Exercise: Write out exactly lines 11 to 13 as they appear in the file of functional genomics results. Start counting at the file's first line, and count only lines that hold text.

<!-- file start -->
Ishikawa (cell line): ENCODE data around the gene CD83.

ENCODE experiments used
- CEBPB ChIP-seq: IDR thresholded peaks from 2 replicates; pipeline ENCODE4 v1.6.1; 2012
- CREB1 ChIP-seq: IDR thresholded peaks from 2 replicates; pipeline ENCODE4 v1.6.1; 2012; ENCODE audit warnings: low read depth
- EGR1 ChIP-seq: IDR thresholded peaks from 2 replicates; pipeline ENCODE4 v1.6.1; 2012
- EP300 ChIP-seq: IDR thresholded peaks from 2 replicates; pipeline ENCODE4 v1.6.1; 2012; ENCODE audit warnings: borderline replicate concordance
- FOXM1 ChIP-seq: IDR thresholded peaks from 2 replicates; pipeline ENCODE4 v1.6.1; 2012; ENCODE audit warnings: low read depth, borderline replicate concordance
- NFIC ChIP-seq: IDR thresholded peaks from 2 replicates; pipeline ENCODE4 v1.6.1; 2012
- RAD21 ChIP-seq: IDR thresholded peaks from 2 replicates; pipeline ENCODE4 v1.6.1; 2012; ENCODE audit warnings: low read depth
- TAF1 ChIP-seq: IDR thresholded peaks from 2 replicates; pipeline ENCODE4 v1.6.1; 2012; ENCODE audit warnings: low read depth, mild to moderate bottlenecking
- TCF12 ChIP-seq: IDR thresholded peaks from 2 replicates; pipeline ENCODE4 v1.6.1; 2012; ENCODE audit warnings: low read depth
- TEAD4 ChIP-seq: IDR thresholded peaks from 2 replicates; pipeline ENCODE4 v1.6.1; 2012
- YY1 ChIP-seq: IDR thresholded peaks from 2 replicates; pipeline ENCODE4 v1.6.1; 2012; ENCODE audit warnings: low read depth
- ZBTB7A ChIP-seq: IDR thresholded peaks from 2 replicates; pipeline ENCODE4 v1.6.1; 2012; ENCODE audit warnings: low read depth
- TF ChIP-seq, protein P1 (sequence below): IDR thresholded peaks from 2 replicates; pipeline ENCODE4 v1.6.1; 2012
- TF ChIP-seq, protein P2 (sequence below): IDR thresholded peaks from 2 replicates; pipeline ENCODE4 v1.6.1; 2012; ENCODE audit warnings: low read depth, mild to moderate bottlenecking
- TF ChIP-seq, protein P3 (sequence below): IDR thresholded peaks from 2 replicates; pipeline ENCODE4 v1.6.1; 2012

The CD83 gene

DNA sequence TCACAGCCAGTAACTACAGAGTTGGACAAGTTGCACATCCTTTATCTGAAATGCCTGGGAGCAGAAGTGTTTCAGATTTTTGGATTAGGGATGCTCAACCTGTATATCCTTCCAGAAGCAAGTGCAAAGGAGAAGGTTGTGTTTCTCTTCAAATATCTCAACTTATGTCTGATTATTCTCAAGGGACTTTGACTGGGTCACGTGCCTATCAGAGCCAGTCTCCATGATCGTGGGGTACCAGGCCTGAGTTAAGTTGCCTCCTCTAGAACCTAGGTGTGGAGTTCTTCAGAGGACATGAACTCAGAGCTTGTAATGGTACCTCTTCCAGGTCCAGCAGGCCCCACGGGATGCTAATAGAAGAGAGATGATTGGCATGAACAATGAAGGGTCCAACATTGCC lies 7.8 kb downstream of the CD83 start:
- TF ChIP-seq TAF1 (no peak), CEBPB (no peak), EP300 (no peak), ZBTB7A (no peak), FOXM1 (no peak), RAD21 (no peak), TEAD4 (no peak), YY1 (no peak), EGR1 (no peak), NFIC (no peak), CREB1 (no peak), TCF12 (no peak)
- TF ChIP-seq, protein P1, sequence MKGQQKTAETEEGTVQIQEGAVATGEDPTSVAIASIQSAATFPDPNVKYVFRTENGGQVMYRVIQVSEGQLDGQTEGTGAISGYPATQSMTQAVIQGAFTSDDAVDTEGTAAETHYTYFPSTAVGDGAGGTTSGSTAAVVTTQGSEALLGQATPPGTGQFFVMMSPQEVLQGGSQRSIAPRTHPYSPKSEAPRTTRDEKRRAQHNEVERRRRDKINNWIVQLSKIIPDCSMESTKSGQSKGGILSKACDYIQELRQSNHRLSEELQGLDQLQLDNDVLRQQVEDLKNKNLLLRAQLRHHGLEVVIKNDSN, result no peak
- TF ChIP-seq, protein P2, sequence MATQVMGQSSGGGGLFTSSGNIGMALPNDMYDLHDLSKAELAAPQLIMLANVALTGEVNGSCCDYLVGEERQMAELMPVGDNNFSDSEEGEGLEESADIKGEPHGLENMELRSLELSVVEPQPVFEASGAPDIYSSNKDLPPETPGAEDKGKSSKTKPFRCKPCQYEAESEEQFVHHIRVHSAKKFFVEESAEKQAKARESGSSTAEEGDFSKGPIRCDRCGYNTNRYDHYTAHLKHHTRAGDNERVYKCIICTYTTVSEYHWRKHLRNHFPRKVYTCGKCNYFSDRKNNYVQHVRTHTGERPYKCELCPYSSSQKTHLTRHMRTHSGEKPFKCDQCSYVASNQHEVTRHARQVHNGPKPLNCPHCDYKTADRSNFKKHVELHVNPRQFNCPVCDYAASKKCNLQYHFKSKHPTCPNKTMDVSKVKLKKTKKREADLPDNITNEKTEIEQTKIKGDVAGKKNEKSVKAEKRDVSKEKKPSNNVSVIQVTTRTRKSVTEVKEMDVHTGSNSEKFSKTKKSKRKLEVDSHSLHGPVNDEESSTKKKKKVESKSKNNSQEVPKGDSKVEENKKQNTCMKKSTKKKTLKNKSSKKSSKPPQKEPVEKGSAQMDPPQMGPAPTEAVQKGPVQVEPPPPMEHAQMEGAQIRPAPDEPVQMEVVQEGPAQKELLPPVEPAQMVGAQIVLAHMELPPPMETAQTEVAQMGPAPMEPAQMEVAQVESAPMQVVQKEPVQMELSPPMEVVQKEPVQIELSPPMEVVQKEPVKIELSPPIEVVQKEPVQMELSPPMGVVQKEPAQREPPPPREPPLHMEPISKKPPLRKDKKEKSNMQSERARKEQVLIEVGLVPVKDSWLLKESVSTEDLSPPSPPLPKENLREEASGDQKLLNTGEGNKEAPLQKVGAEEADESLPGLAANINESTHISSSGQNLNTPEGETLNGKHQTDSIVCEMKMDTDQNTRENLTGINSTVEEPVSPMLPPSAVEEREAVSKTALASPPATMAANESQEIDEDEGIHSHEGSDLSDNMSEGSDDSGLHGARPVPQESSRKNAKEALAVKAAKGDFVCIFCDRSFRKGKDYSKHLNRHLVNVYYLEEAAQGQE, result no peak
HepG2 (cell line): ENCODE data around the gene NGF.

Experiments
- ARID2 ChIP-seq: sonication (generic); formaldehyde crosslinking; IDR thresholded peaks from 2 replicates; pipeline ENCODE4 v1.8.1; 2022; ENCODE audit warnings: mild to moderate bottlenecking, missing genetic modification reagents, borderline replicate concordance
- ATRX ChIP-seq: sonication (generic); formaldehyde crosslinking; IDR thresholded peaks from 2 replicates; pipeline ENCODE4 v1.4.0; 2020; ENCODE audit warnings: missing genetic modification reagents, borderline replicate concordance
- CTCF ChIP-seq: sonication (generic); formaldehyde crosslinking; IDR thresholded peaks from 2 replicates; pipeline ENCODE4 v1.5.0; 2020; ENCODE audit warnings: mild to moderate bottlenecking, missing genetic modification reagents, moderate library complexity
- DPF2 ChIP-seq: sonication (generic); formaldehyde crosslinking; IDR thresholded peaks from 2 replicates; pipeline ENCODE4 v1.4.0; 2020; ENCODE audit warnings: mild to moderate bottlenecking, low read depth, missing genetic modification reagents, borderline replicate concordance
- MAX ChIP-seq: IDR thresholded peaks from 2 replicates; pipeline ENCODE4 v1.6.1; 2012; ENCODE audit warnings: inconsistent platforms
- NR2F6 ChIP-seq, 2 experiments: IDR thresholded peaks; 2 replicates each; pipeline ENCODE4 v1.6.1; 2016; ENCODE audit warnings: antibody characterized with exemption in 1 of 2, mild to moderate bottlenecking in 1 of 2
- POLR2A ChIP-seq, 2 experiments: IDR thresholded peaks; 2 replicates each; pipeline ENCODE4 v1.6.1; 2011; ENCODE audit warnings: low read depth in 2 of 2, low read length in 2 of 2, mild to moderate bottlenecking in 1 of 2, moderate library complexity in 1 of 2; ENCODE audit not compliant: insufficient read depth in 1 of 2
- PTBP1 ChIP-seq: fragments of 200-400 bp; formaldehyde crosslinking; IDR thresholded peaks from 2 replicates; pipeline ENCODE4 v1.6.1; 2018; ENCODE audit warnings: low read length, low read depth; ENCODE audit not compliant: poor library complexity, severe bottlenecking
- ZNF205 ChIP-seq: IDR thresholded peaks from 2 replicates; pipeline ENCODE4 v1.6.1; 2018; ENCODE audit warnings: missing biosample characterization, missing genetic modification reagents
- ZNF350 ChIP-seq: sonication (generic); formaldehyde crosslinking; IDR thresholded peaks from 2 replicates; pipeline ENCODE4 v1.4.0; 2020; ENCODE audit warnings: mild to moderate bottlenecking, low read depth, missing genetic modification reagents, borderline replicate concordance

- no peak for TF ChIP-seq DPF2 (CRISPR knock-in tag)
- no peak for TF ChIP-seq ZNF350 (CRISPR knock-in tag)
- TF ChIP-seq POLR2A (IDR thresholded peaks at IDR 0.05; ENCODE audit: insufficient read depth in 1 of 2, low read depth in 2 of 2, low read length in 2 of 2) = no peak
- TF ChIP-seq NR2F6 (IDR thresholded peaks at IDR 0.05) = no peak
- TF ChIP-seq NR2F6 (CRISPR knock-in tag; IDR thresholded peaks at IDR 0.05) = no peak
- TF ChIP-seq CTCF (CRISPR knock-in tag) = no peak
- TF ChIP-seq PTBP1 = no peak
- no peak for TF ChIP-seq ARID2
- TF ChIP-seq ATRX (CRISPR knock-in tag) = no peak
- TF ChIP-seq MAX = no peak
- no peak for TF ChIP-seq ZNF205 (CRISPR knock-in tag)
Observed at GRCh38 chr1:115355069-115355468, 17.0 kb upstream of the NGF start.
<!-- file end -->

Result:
- TCF12 ChIP-seq: IDR thresholded peaks from 2 replicates; pipeline ENCODE4 v1.6.1; 2012; ENCODE audit warnings: low read depth
- TEAD4 ChIP-seq: IDR thresholded peaks from 2 replicates; pipeline ENCODE4 v1.6.1; 2012
- YY1 ChIP-seq: IDR thresholded peaks from 2 replicates; pipeline ENCODE4 v1.6.1; 2012; ENCODE audit warnings: low read depth